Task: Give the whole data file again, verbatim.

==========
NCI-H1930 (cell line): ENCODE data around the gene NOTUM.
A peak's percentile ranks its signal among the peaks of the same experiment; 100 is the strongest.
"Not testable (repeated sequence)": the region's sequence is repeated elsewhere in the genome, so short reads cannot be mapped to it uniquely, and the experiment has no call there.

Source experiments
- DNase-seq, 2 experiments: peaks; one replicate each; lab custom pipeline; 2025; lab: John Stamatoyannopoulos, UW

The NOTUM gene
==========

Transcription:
NCI-H1930 (cell line): ENCODE data around the gene NOTUM.
A peak's percentile ranks its signal among the peaks of the same experiment; 100 is the strongest.
"Not testable (repeated sequence)": the region's sequence is repeated elsewhere in the genome, so short reads cannot be mapped to it uniquely, and the experiment has no call there.

Source experiments
- DNase-seq, 2 experiments: peaks; one replicate each; lab custom pipeline; 2025; lab: John Stamatoyannopoulos, UW

The NOTUM gene